That all said, while the film does have a looser attitude to sexuality, it’s fairly backwards in its gender politics. It’s not one specific thing that’s said which really sticks in the craw, as much as the way the film embraces the ethic of the time, which seems to be that men are men, women are usually sluts, and should do whatever a man tells them. And in the world of the film the only men that matter are white men.
If there really is one drawback to the film it’s that, despite being well-directed, it can never truly overcome that its source material is a stage play. Too much of the movie involves two people standing around talking at each other, and while occasionally those convos are moved out-of-doors, they’re not really out-of-doors, because the whole of this film was clearly shot on a soundstage and looks it.
Still, the film does have two really good sequences. Or, more accurately, it has one good sequence and one good short exchange. The good sequence is late on, when Dennis goes out to see Willis’ work in the field, after he’s sent the man away so as to clear a path to Willis’ wife. When Dennis arrives he hears a tiger has been bothering the work site, so he and Willis set up a blind to hunt it. It’s a long scene as Willis and Dennis sit together, with guns, in which Willis waxes poetic over Babs, all the while Dennis quietly considers killing his rival to make having his woman that much easier. The tension of the moment is great and, even if it doesn’t end in death, it is decisive in showing how Dennis is not so tough as you’d imagine.
The other short scene also involved Dennis. Fresh off taking a bullet in the side so to protect Babs’ virtue, he and Vantine clean and dress the wound. One of the things to clean the wound is to sterilize the bullets’ path through Dennis’ side. This means pushing a swab of iodine through it, end-to-end. Though there is no blood shown, and the scene is not visually graphic – it’s shot mostly with the focus on Gable’s face – from the way Gable plays it you can believe he actually had a swab of iodine jammed through an actual bullet hole in his side. Too often we think of Gable only as doing Rhett Butler, or playing a charming jerk, and don’t remember he was a real actor. If nothing else, his moment of acting in that scene is genuine and tough.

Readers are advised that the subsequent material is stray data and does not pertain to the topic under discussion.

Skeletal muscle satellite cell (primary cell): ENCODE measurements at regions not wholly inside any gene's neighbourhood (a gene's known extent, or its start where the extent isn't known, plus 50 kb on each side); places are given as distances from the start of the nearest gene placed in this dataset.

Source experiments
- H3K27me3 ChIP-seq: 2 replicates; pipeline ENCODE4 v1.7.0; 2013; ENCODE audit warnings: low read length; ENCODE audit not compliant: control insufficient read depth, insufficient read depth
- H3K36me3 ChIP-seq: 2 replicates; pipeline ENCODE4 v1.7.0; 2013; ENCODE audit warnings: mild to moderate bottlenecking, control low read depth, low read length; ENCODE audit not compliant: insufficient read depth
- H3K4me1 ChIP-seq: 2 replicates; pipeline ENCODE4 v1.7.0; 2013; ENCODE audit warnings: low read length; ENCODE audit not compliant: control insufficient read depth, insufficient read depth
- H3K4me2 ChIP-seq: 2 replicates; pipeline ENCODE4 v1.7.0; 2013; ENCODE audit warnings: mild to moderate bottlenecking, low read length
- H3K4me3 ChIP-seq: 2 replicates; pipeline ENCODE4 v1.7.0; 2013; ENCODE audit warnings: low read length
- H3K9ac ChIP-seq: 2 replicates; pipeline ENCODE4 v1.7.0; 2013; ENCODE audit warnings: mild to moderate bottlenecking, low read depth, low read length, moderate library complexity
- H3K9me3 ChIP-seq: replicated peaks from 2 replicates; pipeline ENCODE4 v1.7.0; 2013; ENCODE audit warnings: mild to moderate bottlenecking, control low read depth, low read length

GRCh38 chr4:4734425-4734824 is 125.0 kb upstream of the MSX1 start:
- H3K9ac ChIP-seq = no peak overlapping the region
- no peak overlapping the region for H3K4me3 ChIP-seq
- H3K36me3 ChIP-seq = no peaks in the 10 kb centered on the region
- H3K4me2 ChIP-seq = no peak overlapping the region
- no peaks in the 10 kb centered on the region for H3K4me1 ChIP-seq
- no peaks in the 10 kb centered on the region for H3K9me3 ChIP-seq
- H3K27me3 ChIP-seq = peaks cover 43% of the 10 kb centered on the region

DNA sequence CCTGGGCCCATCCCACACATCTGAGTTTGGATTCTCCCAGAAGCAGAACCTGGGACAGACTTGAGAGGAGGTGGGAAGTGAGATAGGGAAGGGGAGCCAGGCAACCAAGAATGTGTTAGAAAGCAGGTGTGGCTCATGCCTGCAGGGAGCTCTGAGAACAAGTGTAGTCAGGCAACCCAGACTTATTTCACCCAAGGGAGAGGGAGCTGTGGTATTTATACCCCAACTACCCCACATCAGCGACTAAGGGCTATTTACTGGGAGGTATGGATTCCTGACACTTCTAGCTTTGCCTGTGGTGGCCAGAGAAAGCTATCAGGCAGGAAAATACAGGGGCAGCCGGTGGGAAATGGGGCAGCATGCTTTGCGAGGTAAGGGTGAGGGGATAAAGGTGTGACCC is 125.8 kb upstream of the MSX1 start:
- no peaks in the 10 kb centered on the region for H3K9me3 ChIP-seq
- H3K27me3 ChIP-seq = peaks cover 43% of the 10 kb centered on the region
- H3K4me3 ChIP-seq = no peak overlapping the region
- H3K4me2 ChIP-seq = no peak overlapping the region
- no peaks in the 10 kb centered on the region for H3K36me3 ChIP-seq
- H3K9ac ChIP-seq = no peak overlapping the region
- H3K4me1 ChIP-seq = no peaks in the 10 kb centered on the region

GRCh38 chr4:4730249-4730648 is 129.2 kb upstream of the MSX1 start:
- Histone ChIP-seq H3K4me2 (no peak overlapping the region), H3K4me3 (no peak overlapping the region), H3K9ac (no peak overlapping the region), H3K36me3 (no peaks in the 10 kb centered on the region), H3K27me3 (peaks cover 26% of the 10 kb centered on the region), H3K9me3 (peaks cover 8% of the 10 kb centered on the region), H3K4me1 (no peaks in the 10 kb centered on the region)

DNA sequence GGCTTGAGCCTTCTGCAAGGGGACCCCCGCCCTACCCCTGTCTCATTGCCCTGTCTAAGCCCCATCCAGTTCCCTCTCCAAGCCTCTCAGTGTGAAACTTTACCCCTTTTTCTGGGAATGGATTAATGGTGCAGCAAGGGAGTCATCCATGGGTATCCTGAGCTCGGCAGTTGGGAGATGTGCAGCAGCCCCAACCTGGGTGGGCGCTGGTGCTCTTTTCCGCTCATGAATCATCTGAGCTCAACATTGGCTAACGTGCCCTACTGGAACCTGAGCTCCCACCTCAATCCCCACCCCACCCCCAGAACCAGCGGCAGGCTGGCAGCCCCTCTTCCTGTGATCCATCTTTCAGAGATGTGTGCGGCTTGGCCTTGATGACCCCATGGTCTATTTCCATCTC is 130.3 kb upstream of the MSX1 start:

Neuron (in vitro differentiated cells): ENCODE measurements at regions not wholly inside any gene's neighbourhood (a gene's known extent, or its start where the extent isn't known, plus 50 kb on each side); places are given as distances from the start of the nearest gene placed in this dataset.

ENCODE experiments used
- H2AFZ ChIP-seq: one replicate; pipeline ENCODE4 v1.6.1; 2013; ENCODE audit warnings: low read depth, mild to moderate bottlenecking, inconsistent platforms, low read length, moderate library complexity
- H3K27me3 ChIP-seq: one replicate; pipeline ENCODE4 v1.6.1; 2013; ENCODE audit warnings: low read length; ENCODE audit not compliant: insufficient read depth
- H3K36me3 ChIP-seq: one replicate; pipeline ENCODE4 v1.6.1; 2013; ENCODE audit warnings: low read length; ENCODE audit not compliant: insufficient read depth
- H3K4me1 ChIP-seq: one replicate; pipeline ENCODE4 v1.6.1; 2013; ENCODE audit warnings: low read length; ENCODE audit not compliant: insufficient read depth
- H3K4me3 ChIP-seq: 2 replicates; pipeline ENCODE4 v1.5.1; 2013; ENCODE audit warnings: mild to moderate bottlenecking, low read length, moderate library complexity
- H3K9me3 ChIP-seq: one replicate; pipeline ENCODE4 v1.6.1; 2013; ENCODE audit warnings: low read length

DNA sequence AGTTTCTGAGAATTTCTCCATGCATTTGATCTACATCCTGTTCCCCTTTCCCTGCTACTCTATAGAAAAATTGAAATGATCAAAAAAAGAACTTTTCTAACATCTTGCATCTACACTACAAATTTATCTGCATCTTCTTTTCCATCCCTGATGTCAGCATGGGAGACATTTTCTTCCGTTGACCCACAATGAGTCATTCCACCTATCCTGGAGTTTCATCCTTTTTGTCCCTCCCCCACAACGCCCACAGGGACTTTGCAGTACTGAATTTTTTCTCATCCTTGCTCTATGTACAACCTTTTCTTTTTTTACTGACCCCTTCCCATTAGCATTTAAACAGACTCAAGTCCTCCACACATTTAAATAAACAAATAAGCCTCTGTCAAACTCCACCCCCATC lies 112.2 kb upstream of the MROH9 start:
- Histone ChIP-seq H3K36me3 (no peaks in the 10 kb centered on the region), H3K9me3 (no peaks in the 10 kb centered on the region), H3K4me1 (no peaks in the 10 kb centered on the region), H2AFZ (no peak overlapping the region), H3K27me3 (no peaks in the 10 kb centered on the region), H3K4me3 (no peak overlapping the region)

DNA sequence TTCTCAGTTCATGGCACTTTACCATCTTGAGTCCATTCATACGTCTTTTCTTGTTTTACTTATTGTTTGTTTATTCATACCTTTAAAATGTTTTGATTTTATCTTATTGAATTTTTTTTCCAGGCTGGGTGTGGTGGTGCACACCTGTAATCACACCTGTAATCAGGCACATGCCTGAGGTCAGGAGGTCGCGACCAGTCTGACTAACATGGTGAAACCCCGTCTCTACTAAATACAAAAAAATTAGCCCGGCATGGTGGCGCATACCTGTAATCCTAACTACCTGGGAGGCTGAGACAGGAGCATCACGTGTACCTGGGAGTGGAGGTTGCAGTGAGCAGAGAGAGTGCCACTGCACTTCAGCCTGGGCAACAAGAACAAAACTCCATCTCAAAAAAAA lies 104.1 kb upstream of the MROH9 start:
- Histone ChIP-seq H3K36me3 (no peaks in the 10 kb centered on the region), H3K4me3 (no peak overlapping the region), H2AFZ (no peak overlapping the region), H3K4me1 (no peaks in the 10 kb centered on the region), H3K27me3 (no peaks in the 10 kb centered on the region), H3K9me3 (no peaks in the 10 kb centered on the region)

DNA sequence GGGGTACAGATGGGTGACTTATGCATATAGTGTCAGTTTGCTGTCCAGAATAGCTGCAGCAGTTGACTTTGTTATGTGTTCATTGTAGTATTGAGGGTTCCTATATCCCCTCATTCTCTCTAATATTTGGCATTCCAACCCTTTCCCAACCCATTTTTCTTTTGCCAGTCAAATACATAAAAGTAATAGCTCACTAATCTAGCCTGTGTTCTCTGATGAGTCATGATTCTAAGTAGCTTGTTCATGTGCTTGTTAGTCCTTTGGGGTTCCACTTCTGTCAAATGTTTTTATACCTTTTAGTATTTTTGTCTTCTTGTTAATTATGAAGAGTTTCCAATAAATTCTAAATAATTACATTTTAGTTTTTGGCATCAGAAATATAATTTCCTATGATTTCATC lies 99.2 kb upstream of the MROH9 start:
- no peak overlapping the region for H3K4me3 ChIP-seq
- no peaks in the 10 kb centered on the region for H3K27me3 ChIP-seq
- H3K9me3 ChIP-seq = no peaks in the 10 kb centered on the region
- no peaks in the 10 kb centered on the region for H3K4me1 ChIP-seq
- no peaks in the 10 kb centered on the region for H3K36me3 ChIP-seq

Gable also gets the best line in the movie, when Harlowe threatens to out the affair between Dennis and Babs – her threats are elliptical, but to the point. Dennis/Gables’ response? He tells her, “Stop looing in keyholes, it’s bad on the eyes.” He delivers it well and even if the line isn’t a zinger, it stood tall to me.
Just as the film has retrograde notions of gender roles, it’s also backward-thinking in respect to Asian characters, treating them not as real humans, but as buck-toothed buffoons. If that sort of thing triggers you, consider yourself warned.
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 The movie doesn’t explicitly call her a prostitute, but when Garble later offers her money for their month of shacking up, she’s not that upset by the money, at least not in the way a woman would be if she weren’t a prostitute. She just says, “It wasn’t about that,” and that’s about it.